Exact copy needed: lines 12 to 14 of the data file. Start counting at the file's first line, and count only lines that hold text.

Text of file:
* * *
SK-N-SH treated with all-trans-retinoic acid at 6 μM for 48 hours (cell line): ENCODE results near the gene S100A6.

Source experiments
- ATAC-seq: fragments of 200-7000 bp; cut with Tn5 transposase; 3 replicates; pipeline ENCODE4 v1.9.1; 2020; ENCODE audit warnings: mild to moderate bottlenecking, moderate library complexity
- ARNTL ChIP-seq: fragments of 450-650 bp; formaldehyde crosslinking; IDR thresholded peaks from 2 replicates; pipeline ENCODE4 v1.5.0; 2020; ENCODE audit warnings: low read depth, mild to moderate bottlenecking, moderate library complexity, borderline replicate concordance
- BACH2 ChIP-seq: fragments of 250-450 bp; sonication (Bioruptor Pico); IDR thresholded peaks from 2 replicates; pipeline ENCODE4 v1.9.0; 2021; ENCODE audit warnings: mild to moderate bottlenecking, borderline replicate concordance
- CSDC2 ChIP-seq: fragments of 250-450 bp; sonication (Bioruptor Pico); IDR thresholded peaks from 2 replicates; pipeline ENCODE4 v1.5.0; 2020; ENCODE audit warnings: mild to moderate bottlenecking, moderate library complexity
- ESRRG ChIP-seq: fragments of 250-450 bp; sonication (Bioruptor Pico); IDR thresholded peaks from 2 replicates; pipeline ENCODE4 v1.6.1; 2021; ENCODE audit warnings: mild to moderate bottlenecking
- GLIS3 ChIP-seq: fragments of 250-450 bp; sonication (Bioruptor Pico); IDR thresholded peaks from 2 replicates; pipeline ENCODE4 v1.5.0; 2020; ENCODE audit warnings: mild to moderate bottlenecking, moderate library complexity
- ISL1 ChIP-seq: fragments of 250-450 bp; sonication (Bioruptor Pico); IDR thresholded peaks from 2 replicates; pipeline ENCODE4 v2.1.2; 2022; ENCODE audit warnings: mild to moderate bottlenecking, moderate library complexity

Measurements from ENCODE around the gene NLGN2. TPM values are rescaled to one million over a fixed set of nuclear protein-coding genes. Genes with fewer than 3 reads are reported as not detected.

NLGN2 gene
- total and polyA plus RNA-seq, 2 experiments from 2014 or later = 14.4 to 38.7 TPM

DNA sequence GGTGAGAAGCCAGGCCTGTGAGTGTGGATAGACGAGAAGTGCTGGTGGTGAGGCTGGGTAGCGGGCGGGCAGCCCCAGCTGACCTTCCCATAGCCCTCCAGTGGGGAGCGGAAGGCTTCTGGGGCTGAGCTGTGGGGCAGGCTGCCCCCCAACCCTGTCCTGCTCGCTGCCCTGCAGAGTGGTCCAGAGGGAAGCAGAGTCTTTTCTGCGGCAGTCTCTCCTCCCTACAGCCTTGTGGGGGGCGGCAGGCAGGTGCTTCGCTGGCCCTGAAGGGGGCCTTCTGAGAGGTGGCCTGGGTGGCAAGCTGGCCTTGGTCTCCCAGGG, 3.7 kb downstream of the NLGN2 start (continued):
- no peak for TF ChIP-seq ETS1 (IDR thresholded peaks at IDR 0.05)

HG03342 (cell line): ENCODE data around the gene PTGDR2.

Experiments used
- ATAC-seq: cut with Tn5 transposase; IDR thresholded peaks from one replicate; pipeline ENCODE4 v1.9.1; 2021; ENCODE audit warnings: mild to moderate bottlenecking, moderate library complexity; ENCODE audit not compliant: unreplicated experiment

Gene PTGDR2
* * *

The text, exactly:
- total and polyA plus RNA-seq, 2 experiments from 2014 or later = 14.4 to 38.7 TPM

DNA sequence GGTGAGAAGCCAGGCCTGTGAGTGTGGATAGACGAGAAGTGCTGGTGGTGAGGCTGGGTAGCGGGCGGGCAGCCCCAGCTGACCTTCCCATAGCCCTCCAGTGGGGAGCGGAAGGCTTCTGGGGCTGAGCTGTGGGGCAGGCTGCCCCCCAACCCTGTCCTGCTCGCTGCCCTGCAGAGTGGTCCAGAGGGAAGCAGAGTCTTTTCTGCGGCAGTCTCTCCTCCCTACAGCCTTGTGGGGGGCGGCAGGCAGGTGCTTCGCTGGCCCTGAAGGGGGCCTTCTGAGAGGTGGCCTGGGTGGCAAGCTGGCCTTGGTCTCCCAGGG, 3.7 kb downstream of the NLGN2 start (continued):
- no peak for TF ChIP-seq ETS1 (IDR thresholded peaks at IDR 0.05)